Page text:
When it comes down to it, resorts are in the memory business. Sure, we provide accommodations, but what really makes timeshare ownership special is the space we give families to enjoy each other’s company.
Many of those memories are made in the types of spaces that set a resort apart from a hotel, usually a pool, a beach or other options. Recently, larger resorts have been adding full-fledged waterparks, lazy river rides, and even “adventure parks” with ziplines. While this type of amenity can attract new buyers and even provide a new revenue stream, smaller resorts without big budgets or acres of undeveloped land find this type of attraction out of their reach.
If that’s the issue at your resort, there are ways to add fun without breaking the bank. Here, Resort Trades profiles three possibilities.
Cost: Under $10,000 to $100,000 and up
Land Requirement: 1,200 square feet to 10,000 or more square feet
Timeline: Eight weeks to a year
Staffing Needs: Rental or loan of equipment, minimal maintenance
For resorts considering a miniature golf course, the possibilities are endless. “There are portable and modular course options as well as permanent installations,” says Scott Lundmark, president of Adventure Golf Services. “We can provide pack and drop-ship pre-designed mini golf and game court products; provide design-only products such as our new U-Build-It mini golf kit with construction and budget documents; or we can provide a turnkey service with crew mobilization for a complete construction process, or resorts can go a la carte with a project manager to supervise the installation. We work with clients to determine which options are best for them.”
That flexibility also extends to theming, as resorts can have a basic course with a landscaped, natural look or add elements such as palm trees, surfboards or skis. “There are so many possibilities for themes,” Lundmark says. “Western themes and pirate themes are always popular, but recently we’ve seen a shift toward Caribbean and California beachy themes.”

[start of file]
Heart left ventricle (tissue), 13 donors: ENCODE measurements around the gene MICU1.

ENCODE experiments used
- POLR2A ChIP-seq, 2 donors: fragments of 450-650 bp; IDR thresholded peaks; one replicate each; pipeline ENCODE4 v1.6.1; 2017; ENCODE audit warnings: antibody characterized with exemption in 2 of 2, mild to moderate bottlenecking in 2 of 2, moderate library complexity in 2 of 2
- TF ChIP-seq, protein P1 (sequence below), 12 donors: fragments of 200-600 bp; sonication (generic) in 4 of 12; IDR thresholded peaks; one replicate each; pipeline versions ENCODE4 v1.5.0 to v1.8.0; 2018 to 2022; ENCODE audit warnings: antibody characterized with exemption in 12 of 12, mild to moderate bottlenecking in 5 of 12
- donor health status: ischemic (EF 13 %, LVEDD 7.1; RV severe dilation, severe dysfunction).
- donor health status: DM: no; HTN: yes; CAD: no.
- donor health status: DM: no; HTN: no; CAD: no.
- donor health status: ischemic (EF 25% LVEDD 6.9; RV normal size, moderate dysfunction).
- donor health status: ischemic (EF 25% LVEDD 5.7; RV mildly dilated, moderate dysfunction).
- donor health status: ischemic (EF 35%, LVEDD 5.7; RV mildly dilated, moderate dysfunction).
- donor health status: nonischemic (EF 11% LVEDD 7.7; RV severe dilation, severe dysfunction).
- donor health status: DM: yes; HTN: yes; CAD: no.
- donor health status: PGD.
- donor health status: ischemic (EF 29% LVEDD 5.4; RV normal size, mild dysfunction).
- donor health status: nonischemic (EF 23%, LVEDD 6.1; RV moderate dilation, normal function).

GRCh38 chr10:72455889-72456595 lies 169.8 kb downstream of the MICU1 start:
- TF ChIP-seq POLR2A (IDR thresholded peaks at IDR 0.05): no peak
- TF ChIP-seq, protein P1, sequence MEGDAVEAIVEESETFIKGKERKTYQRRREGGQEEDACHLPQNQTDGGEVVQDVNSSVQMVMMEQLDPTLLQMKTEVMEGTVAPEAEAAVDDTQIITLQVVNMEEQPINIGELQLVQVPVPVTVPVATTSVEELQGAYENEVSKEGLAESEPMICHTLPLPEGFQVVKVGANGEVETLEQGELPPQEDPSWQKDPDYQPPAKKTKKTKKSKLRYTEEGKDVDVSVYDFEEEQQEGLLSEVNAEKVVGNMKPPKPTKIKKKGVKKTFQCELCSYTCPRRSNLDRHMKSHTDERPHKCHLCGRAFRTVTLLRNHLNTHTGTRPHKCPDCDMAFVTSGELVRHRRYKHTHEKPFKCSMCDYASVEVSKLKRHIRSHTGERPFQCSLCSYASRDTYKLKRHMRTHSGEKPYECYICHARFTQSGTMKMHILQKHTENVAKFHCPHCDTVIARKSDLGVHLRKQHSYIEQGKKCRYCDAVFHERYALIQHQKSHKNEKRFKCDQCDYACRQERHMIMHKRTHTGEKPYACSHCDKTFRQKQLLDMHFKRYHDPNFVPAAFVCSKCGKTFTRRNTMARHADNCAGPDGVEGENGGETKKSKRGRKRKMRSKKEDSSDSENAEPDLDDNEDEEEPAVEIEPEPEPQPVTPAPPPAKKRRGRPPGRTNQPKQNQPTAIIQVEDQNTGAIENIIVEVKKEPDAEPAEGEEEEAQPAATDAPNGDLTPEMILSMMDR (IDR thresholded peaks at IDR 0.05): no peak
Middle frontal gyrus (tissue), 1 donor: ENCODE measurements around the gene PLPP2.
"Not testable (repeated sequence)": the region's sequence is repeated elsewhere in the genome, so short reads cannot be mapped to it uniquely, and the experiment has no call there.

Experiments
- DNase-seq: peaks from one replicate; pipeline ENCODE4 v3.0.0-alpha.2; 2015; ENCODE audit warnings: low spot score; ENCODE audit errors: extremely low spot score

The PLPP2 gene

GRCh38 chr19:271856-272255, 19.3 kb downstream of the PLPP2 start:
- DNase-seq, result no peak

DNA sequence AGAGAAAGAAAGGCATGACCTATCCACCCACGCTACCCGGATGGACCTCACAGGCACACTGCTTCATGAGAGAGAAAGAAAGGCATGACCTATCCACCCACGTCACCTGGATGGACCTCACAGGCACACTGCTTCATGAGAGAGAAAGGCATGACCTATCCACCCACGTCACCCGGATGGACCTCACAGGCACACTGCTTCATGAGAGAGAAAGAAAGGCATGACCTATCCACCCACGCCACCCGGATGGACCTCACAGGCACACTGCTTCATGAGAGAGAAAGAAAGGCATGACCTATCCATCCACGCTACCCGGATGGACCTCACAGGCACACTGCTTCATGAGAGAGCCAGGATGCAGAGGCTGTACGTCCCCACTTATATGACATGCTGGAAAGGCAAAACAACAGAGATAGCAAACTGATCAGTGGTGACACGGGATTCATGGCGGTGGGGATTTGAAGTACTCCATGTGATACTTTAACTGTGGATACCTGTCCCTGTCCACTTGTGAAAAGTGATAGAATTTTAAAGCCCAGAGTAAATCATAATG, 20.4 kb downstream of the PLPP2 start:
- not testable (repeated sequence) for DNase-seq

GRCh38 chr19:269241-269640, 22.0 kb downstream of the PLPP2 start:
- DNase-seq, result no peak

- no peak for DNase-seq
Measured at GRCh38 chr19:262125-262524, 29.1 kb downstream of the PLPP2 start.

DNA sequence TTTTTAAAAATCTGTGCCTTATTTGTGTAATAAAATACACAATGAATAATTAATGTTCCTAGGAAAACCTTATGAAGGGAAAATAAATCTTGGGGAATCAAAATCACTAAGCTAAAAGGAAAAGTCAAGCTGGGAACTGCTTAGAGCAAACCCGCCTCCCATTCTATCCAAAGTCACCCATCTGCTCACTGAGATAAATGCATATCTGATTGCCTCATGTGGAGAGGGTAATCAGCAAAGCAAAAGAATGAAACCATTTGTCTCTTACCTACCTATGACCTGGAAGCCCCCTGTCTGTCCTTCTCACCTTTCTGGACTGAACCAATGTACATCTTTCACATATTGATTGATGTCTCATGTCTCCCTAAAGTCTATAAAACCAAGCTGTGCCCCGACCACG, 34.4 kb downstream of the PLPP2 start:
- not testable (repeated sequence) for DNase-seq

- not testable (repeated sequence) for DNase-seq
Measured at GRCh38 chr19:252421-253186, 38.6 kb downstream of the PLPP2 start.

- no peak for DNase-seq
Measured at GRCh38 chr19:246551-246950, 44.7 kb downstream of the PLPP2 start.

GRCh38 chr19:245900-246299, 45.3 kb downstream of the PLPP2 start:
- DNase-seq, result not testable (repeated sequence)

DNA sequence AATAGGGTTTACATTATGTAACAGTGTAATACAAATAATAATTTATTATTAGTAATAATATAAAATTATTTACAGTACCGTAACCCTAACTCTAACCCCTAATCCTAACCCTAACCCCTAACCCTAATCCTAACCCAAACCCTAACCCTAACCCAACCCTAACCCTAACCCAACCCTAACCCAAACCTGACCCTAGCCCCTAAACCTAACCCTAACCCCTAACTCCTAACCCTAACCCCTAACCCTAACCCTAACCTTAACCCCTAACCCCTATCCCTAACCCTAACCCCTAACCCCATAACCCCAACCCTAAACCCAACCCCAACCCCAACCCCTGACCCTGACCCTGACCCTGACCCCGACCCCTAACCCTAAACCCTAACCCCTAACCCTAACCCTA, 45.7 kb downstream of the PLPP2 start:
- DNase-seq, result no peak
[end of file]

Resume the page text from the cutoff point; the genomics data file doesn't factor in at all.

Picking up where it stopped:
Adventure Golf Service provides other fun products such as game court systems and golf hitting or swing bays. Their modular patented panel system can also be used indoors or outdoors for bocce ball, croquet, shuffleboard, chess games, putting greens and more.
Stoneridge Resort in Blanchard, Idaho, opened a custom-themed miniature golf course, The Panhandle Loop, in 2007. A $380,000 amenity upgrade revamped the miniature golf course into one that provides both a fun recreational experience and education about the history and attractions of the Idaho Panhandle. The Pend Oreille Historical Society participated not only by writing town histories for the interpretive signage but also by donating reproductions of a post office and a Big Wheel representing a giant steam engine that once powered the town’s sawmill. The resort does charge a fee to play, but it was waived during a recent resort renovation to placate guests who might have objected to the dust and noise. “It’s a fun and classy course,” says Cindy Thomas, resort manager. “We love that it teaches history, too.”
Cost: $200 to $500
Land Requirement: Four pickleball courts fit on one standard tennis court
Staffing Needs: Rental or loan of equipment, minimal maintenance
If you have to ask what pickleball is, you may be…. But seriously, this racquet sport is one of the fastest-growing activities in the United States. “Five years ago, I got two calls a year asking about pickleball, now I get five a day,” says Danna Gardner, vice president of Tennis Universal Inc.
Suitable for anyone from older children to seniors, it requires quick reactions and strategy, but less strenuous activity than traditional racquet sports such as racquetball or tennis. It’s played on a court 44 feet long by 20 feet wide, which means four pickleball courts fit on one tennis court. Pickleball nets are 36″ x 21’9″ and are secured to 34″ high at center court with a net center strap. Being just two inches lower than tennis nets in the middle, many facilities choose to utilize their tennis nets for pickleball play by simply adding pickleball playing lines to the existing tennis court. This allows each court to be utilized for pickleball and tennis with minimum expense. The paddles are roughly the size of a racquetball racquet, but solid, like a thicker, heavier table tennis paddle without the rubber. The ball is essentially a whiffle ball, with circular holes distributed evenly across its surface.